Harriet Goodhue Hosmer letter to an unidentified recipient
Harriet Goodhue Hosmer letters
REEL D10: A letter from Hosmer to an unidentified person.
Joseph L. Curran papers relating to Harriet Goodhue Hosmer
REEL 1039: Hosmeriana: A Guide to Works by and About Harriet G. Hosmer, by Joseph L. Curran; and five v. entitled "Harriet Goodhue Hosmer: Collected Sources," edited by Curran, containing information taken from books, periodicals, and miscellaneous printed sources, and correspondence concerning Hosmer. REEL 1050: "Harriet Hosmer: Collected Sources," edited by Curran …
Harriet Hosmer : her era and art / by Margaret Wendell LaBarre
Thesis entitled "Harriet Hosmer: Her Era and Art", by Margaret Wendell LaBarre, University of Illinois, 1966 and and index to the thesis compiled by Joseph L. Curran, Jr. of the Watertown Free Public Library in 1973.
Read family papers
Correspondence between Read family members, Thomas Buchanan Read, Mary Pratt Read, Mary Alice Read, and Harriet Denison Butler Read, and notable military, literary, political, and artistic figures, particluarly of the 19th century. Correspondents include Albert Bierstadt, Frederic Edwin Church, William Whiteman Fosdick, Harriet Goodhue Hosmer, Ludwig Knaus, Hiram Powers, Thomas Addison …
Barry Faulkner papers
The papers of muralist, painter, and teacher Barry Faulkner measure 2.82 linear feet and date from circa 1858-1973. Faulkner's career; his relationships with family, friends, and fellow-artists; and his thoughts on art and artists are documented in biographical materials, correspondence, writings, sketchbooks, five diaries, two photograph albums and photographs, and one scrapbook. Correspondents include family members, Witter Bynner, Ann and Eric Gugler, Leon Kroll, Isabel Manship, James Johnson Sweeney, Maxfield Parrish and others. An unprocessed addition to the collection dating 1942 includes a one page letter mounted on board from Maxfield Parrish to Barry Faulkner.
Historic gardens Stereograph collection
807 Stereographs (black and white, color ;, 3 1/2 x 7 inches.)
The Historic Gardens Stereograph Collection includes 807 stereographs that depict various public gardens, parks, and tourist attractions throughout the United States, with an emphasis on features related to horticulture and landscape design, including plants, garden furniture, and topiaries. Most, but not all views, show exterior features. A number of stereographs indicate the photography studio on the recto or verso, as well as a series or image number. Many include a brief caption; some include a lengthy description on the verso. Few are dated.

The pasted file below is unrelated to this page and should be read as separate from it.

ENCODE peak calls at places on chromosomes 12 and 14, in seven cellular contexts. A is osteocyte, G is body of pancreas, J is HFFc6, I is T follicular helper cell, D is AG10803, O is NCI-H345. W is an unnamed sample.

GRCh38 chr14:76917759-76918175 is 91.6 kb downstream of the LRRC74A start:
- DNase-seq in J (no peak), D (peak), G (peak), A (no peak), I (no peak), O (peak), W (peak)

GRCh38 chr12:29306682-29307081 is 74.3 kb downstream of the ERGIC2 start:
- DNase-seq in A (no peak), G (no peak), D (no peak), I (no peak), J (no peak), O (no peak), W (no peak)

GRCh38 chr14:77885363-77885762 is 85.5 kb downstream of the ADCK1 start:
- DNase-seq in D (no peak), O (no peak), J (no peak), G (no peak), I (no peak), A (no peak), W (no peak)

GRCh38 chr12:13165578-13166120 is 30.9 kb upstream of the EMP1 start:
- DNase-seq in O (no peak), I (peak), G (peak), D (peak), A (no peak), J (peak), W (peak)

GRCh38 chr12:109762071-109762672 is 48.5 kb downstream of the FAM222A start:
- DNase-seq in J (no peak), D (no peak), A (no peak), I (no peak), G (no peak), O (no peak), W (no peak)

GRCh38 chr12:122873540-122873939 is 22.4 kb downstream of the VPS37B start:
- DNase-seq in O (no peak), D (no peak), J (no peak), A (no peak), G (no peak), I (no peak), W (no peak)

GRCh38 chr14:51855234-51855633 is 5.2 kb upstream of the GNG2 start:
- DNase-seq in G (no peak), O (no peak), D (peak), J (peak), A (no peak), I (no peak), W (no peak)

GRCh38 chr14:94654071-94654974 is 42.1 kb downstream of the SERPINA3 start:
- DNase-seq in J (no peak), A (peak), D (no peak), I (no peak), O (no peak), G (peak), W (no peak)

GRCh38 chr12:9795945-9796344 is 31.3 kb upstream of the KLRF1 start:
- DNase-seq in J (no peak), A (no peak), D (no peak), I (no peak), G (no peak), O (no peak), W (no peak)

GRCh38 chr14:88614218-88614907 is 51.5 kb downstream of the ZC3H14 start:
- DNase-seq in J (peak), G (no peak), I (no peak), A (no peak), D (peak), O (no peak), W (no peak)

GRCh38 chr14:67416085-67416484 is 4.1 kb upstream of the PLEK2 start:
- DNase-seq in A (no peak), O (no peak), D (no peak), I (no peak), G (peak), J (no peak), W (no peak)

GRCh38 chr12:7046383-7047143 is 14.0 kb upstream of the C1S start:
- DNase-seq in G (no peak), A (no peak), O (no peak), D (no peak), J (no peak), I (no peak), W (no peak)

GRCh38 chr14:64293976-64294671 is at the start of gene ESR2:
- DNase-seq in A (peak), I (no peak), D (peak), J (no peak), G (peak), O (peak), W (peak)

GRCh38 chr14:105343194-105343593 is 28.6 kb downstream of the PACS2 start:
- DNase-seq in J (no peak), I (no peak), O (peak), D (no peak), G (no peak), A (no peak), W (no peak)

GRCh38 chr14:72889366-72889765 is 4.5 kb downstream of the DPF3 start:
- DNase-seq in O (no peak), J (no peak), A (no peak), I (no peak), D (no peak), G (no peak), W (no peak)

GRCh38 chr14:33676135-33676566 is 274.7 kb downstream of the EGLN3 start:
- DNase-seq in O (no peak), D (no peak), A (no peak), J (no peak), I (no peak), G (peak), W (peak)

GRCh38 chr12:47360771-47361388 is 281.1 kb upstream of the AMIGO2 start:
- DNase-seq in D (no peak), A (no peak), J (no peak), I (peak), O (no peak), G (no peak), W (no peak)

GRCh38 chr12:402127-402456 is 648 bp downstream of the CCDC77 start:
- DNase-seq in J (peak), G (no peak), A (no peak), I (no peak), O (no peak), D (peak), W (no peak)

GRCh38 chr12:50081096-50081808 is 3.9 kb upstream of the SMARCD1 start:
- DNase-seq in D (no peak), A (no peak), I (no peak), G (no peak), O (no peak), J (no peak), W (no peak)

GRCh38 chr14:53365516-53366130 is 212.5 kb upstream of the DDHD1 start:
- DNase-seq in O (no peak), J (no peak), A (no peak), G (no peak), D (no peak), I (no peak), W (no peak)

John Davis Hatch papers
The papers of art historian, collector, educator, and museum administrator John Davis Hatch measure 24.9 linear feet and date from 1790-1995. Within the papers are biographical materials; correspondence; personal business and legal documents; diaries; research, organization, and teaching files; writings; printed materials; photographs; and works of art (mostly sketches) by American artists. Research files regarding artists and specific subjects comprise the bulk of this collection.
The Garden Club of America collection
33 Linear feet ((garden files))
3,000 Lantern slides
This collection contains over 37,000 35mm slides, 3,000 glass lantern slides and garden files that may include descriptive information, photocopied articles (from journals, newspapers, or books), planting lists, correspondence, brochures, landscape plans and drawings. Garden files were compiled by Garden Club of America (GCA) members for most of the gardens included in the collection. Some gardens have been photographed over the course of several decades; others only have images from a single point in time. In addition to images of American gardens, there are glass lantern slides of the New York Flower Show (1941-1951) and trips that GCA members took to other countries, including Mexico (1937), Italy, Spain, Japan (1935), France (1936), England (1929), and Scotland. A number of the slides are copies of historic images from outside repositories including horticultural and historical societies or from horticultural books and publications. The GCA made a concerted effort in the mid-1980s to acquire these images in order to increase its documentation of American garden history. Because of copyright considerations, use of these particular images may be restricted.